Think about factors like your personal assets, the value of your business assets, and the presence of commercial leases as you determine your desired policy limits.

Finally, be prepared to list any prior insurance claims you’ve filed with other insurance companies, especially if they were liability insurance claims.

How can I compare insurance quotes?

Not all insurance companies are created equal, and quote amounts can vary widely from company to company even for the same coverage. With that in mind, here are our top tips for comparing insurance quotes:

  • Start with reliable insurance providers. Whatever you do, avoid getting a quote from a cut-rate insurance provider. Before you request a quote, use an independent agency to determine the financial strength and stability of an insurance provider.1 You want to place your faith in a company that will be there when you need them.
  • Look beyond rates. Before you choose a policy based solely on the quote amount, make sure you’re making an apples-to-apples comparison with the coverage you can expect for the quoted amount. Also, take a closer look at the fine print. Does the policy exclude coverage you may want to add later? Are the limits high enough to cover your exposures? How do the detailed inclusions and exclusions look? Read each quote document carefully to make sure the policy meets your needs.
  • Compare policy limits and deductibles. Policy limits are the maximum amounts an insurance provider will pay for a specific instance, event, or claim under the policy. Deductibles, meanwhile, are the amounts you’ll pay out of pocket before your insurance benefits kick in to provide coverage. As a general rule, the higher the deductible is, the lower your premium will be.

You may wonder whether insurance companies match quotes. In short, the answer is usually no. Insurance companies use complex algorithms to price their coverage. Since companies don’t share this information, each company will price their coverage slightly differently. While most companies won’t directly “price match” their competitors, it could be worthwhile to contact a provider for an updated quote if you’ve found a lower rate somewhere else just in case they’re willing to make that a consideration.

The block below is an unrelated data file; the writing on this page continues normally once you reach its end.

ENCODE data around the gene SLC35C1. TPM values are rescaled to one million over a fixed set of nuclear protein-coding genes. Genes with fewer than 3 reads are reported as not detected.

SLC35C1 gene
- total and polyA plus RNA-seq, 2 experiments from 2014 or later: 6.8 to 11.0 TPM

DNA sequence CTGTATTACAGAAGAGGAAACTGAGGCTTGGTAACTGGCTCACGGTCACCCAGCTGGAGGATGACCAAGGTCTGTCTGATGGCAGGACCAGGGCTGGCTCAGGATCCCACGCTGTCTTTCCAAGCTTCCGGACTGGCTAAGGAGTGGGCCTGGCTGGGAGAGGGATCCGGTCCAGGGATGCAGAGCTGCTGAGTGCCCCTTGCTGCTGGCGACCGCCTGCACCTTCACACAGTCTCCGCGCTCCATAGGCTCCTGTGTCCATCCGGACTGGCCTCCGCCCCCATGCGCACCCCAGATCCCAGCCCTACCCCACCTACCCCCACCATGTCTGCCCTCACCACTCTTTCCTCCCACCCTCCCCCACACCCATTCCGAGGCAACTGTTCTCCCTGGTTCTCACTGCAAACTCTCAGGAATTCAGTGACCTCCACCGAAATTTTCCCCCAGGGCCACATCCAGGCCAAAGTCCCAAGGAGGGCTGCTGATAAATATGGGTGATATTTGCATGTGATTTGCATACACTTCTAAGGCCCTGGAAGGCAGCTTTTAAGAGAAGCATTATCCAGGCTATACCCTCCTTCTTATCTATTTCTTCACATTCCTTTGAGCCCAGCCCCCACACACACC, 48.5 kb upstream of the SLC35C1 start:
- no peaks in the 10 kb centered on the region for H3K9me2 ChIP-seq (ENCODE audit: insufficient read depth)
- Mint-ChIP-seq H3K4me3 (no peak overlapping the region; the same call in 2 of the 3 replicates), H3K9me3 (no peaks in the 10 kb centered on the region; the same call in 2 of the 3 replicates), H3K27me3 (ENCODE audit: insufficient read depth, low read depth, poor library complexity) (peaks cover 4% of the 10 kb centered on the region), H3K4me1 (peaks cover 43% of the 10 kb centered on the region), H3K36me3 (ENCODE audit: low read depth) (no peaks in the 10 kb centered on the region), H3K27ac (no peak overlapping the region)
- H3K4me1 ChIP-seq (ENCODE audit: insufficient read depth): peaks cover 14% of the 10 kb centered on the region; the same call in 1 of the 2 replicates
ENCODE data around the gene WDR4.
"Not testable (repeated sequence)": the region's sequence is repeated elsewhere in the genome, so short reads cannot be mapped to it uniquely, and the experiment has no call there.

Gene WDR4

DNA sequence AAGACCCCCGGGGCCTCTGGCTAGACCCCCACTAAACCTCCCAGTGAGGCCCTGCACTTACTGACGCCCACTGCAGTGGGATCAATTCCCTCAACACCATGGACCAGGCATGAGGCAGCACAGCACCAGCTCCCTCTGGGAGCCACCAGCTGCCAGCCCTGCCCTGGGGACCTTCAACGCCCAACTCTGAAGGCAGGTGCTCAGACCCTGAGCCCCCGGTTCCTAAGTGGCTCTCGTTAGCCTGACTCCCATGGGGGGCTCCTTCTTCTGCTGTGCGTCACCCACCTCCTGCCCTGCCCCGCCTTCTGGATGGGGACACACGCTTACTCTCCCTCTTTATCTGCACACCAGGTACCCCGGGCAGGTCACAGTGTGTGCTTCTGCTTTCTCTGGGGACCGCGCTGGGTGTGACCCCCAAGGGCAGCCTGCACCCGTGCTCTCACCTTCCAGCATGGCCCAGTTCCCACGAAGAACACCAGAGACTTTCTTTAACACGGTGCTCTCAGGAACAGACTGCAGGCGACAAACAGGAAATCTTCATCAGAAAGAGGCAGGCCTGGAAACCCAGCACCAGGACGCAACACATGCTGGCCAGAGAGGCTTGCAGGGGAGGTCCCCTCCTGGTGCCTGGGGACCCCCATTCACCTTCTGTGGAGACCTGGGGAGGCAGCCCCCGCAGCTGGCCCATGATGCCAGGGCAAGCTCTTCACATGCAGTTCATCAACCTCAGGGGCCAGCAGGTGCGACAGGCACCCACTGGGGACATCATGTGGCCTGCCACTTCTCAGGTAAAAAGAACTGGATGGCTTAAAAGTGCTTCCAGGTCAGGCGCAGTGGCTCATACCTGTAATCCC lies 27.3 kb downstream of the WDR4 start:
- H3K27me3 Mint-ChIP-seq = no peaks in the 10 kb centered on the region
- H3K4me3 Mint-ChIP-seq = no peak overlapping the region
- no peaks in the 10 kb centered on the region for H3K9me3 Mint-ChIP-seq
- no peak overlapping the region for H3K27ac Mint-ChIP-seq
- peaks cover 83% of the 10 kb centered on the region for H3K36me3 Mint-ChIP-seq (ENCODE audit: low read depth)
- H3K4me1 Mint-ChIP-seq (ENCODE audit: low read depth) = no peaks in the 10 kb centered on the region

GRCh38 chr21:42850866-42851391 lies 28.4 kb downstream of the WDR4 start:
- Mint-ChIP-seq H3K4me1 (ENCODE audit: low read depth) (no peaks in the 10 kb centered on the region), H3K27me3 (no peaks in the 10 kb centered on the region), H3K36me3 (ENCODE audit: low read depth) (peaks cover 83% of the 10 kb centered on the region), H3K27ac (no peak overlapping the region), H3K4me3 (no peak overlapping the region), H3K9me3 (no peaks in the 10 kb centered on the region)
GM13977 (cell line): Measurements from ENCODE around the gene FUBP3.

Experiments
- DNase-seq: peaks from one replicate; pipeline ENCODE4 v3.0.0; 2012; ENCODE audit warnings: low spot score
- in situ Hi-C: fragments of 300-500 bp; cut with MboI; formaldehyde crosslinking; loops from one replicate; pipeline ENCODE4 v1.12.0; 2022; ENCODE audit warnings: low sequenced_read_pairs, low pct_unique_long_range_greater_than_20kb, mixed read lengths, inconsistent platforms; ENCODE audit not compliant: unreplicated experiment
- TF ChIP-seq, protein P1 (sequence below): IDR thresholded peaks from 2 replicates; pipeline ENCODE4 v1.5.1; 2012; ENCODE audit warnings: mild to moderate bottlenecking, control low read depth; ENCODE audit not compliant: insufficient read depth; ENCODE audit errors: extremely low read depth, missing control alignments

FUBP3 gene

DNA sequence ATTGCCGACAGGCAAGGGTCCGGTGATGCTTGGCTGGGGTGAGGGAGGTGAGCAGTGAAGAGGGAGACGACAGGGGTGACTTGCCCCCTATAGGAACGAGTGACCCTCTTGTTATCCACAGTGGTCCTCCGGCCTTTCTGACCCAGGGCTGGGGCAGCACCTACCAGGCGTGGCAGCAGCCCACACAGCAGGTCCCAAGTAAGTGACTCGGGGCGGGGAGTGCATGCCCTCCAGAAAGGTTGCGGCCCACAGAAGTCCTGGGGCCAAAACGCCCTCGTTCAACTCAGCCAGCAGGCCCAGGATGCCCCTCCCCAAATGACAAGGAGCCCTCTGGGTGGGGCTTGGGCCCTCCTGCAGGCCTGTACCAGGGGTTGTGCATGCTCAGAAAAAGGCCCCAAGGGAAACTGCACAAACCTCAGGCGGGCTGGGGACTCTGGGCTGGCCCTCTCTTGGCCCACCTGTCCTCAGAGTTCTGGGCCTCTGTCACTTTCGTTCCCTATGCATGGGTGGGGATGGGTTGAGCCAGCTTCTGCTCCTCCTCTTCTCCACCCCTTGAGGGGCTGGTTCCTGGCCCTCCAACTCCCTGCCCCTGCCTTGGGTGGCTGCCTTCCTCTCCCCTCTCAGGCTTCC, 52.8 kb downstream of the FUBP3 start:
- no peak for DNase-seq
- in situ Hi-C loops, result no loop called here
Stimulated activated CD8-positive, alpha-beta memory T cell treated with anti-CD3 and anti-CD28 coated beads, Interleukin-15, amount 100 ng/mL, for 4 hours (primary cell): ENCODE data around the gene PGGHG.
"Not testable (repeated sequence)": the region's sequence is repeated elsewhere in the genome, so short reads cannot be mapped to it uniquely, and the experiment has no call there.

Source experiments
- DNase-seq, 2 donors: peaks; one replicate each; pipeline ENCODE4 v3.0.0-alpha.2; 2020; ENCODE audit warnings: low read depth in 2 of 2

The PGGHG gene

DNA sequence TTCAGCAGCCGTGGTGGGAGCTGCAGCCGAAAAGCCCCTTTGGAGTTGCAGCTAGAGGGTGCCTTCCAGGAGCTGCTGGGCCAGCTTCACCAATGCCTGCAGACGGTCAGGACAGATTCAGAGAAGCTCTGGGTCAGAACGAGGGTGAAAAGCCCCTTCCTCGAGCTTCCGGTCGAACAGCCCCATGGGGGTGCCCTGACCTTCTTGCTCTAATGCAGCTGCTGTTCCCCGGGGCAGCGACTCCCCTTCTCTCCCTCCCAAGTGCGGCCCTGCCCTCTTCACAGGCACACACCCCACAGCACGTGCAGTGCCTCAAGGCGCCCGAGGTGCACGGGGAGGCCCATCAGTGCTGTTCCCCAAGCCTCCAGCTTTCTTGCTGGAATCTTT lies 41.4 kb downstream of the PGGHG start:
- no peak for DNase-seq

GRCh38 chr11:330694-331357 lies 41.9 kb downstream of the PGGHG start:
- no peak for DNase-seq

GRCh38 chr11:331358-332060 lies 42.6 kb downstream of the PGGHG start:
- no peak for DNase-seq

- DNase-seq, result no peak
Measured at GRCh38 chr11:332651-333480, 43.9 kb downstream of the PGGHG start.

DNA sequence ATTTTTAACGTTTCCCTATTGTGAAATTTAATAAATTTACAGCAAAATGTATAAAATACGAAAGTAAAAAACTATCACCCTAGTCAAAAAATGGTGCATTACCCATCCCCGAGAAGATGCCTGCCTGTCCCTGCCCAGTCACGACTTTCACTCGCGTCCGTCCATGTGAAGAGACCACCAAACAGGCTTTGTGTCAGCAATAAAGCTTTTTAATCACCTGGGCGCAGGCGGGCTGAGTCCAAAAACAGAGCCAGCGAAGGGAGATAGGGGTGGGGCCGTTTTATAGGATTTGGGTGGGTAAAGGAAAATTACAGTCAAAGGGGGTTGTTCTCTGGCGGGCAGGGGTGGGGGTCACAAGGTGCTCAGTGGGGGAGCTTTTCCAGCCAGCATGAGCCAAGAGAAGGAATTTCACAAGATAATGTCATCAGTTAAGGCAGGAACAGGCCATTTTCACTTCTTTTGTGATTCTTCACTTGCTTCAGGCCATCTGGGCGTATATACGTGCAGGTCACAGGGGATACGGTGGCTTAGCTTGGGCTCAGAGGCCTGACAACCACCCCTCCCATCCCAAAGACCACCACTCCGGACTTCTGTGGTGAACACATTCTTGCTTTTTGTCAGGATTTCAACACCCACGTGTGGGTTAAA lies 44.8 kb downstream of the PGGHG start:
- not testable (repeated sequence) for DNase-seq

Insurance companies do not share quote information with each other, as they are legally prohibited from doing so. However, they may share other information, such as the claims a policyholder has made on certain insurance policies, like commercial auto insurance, for example.2

Can getting an insurance quote affect your credit score?

A common question is whether getting an insurance quote will affect your credit in the same way that applying for a credit card might. Taking comfort knowing that an insurance quote (or even requesting multiple quotes) won’t affect your credit score. Even though insurance companies check your credit score to provide an accurate insurance quote, they use a “soft pull” inquiry.3

This inquiry doesn’t show up to credit lenders, which means you can request as many quotes as you want without sending your credit score into a tailspin.

How to simplify the insurance quote process

Getting an insurance quote is an important task for any business owner. Luckily, it doesn’t have to feel like pulling teeth.

At Thimble, we make pricing insurance easy and painless. Our on-demand insurance policies cover you by the job, month, or year. Just click “get a quote” or download the Thimble mobile app, answer a quick set of questions, receive your quote, and click to purchase, all within minutes.

Sources:

  1. Insurance Information Institute. How to Assess the Financial Strength of an Insurance Company. 
  2. Consumer Financial Protection Bureau. Do Auto and Homeowners Insurance Companies Share my Information About Claims and Policies? 
  3. Experian. What is a Soft Inquiry? 

Our editorial content is intended for informational purposes only and is not written by a licensed insurance agent. Terms and conditions for rate and coverage may vary by class of business and state.